Phil Simms spent much of the 1982 and ’83 seasons on the sidelines with severe injuries. This left the Giants in the hands of Scott Brunner. Although he had led the Giants to the playoffs in 1981, Brunner couldn’t take much credit for that. He threw 11 interceptions in his 6 starts, and the team relied mostly on its revitalized defense (led by all-world rookie Lawrence Taylor) to do most of the heavy lifting. However, having guided the team to the postseason for the first time in 18 seasons did create a bit of a quarterback controversy.

The team skidded to a 4-5 record in 1982, and Brunner led the team to a 3-12-1 season the following year which nearly cost rookie Head Coach Bill Parcells his job. This futility led to Simms regaining the starting job for good and put a merciful end to Brunner’s time in New York.

2. Craig Morton

He was so effective in Dallas that coach Tom Landry often used him over the legendary Roger Staubach.  And, along with the famed “Orange Crush” defense, he led the Denver Broncos to their very first Super Bowl in 1977. Between those peaks, lies the valley of his time with the New York Giants. Acquired by the team in 1974, Morton split time with Norm Snead in leading the team to a 2-10 record. He was named the team’s full-time starter in 1975 and compiled a record of 8-20 before moving on to Denver.

He threw 20 touchdowns and 36 interceptions during those two years. Giant fans of the era are probably still scratching their heads as to how a man so successful everywhere else was so lousy in New York. Thankfully for Morton, I’m sure most other football fans of the era barely remember his time in New York.

1. Joe Pisarcik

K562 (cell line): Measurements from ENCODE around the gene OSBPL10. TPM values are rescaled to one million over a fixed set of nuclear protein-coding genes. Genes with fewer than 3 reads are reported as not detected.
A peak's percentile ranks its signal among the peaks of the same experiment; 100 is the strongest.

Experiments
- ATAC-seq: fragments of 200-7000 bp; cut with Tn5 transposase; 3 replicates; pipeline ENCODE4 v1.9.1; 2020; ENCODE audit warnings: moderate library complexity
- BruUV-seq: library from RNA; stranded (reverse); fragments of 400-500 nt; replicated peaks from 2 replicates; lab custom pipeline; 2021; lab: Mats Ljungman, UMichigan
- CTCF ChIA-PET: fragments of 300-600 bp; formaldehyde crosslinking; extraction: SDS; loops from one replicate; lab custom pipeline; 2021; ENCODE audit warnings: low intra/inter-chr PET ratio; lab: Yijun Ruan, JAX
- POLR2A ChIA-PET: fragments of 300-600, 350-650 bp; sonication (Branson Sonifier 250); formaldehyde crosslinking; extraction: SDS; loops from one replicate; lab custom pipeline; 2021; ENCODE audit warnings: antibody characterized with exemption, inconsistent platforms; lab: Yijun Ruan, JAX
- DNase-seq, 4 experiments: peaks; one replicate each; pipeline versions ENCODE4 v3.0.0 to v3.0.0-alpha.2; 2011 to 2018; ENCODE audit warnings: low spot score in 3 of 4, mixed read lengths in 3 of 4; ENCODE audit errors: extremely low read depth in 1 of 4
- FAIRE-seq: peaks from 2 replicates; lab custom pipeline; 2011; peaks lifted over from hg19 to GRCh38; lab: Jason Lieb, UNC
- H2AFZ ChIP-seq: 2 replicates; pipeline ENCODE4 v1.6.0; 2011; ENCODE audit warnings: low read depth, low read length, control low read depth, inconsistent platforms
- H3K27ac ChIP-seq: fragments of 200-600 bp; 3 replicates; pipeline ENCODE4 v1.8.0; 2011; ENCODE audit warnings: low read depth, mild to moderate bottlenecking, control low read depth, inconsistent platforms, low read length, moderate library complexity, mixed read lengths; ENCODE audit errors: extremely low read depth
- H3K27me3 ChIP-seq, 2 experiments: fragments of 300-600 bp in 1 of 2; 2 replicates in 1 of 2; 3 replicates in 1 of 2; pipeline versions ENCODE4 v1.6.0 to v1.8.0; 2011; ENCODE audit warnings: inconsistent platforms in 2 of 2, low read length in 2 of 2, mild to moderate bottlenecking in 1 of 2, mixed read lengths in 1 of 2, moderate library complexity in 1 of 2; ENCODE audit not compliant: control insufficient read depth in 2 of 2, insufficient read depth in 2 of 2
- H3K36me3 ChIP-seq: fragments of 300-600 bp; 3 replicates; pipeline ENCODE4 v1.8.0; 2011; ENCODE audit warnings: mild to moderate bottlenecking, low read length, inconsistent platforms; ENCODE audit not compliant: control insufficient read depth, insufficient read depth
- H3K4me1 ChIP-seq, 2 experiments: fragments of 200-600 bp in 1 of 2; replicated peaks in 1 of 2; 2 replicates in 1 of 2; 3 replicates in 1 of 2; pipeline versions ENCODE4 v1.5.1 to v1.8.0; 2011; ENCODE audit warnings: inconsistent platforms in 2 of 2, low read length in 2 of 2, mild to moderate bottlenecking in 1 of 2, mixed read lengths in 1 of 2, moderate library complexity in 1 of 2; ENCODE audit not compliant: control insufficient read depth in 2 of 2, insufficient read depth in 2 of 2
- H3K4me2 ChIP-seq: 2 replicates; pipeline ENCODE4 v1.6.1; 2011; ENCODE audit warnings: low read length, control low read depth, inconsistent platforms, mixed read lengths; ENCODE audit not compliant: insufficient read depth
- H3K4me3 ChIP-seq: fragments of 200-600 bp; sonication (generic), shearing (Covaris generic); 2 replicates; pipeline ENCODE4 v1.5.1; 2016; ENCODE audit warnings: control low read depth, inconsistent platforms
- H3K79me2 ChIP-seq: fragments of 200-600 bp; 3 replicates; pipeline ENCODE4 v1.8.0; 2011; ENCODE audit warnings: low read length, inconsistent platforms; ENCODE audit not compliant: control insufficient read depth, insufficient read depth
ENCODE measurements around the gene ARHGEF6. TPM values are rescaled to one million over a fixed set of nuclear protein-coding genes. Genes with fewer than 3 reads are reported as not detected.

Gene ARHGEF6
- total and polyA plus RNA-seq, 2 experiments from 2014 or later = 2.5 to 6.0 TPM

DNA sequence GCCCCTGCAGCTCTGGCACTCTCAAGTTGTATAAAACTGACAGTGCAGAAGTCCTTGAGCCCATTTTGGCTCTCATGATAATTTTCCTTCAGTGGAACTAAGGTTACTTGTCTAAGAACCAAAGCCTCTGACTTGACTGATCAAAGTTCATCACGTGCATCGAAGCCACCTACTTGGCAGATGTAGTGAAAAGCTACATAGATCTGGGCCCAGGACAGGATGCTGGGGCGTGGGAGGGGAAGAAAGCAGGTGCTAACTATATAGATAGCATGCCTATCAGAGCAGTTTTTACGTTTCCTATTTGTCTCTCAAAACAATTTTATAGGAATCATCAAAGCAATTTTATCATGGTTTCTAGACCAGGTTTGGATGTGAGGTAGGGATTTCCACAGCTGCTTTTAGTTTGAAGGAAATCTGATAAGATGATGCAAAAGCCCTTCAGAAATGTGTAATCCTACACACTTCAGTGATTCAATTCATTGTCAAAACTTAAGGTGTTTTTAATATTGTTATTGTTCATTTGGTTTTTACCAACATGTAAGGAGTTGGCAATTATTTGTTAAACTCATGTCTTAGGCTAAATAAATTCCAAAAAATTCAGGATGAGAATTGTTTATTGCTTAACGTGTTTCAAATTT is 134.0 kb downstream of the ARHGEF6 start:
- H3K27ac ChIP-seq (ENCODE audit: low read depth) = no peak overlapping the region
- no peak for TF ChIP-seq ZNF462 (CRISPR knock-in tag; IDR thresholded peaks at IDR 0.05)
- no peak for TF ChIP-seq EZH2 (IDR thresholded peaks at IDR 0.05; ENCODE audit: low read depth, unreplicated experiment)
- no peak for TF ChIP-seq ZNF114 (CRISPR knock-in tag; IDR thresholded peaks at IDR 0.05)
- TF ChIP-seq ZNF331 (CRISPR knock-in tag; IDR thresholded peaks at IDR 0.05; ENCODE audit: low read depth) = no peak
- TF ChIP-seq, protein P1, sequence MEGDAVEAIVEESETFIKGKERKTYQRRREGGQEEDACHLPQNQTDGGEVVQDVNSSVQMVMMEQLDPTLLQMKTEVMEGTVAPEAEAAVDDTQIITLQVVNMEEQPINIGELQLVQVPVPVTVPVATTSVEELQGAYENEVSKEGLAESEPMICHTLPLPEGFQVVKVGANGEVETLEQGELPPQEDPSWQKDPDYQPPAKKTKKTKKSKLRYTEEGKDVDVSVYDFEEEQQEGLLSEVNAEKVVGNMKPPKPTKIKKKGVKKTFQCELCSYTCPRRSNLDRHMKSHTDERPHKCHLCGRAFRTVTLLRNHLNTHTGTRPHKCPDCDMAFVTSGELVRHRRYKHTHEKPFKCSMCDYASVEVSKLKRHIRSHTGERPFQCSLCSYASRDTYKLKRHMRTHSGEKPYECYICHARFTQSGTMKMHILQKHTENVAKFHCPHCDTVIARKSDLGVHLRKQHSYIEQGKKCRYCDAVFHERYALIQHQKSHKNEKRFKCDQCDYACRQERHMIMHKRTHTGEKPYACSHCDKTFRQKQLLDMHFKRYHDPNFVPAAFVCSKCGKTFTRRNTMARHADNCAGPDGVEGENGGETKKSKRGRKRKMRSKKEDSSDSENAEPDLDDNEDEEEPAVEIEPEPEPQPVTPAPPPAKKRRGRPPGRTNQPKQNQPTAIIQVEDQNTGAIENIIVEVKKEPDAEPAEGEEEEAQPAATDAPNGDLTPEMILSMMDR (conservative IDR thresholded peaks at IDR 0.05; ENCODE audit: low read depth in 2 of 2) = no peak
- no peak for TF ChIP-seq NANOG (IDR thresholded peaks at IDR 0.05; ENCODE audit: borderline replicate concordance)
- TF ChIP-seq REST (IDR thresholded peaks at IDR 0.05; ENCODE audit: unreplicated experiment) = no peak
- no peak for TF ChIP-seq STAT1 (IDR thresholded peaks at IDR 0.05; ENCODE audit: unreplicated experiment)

In fairness, the Giants were no more terrible under Pisarcik than they were under Morton or Snead. Fact is, they did not appear in the playoffs during the entire decade of the 1970’s. So, the team’s record of 11-19 and anemic offense during the 1977 and 1978 seasons really don’t clinch it for him. But one moment of futility during a rare moment of hope sealed this man’s fate in Giant history.

On December 19th, 1978, the Giants hosted the Philadelphia Eagles. They were seconds away from a 17-12 victory which would have evened their record at 6-6 and remarkably kept them alive for a shot at the playoffs. All they needed to do was kneel on the ball, which every team does now in what’s called “Victory Formation”. This is because Pisarcik turned towards running back Larry Csonka, bobbled the ball, and batted it off of his chest and behind the line of scrimmage. Herman Edwards of Philadelphia picked it up and ran in for a game-winning touchdown in what is now known as the “Miracle in the Meadowlands”. The Giants won only one more game that season, skidding to a 6-10 finish.

To be fair, Pisarcik’s muff might have been the catalyst for all the success that would come in the 1980’s. George Young was brought in to replace Andy Robustelli as the team’s GM, setting into motion the events that would bring Bill Parcells, Phil Simms, and Lawrence Taylor to East Rutherford. So, when you think fondly of those 1986 and 1990 championship seasons, think warm thoughts about the Miracle in the Meadowlands. After all, it’s not like Philly ever wins anything anyway.

A reliable and successful quarterback is hard to find. The Giants spent nearly two decades meandering from one to another before Simms came along. And though he was always some degree of unpopular, the team spent more than a decade trying to replace him once he himself was gone. Once Eli Manning walks away, I’m sure there will be those who will focus on his negatives more than his positives. But one thing is for certain: all Giant fans hope the search for his replacement is not as painful as the years when these men led the way.

Michael O'Brien

Author Michael O'Brien

A lifelong sports fan always looking to talk, debate, and write about sports. Michael began writing for Sports Al Dente in 2017, and is currently a contributor covering the New York Giants.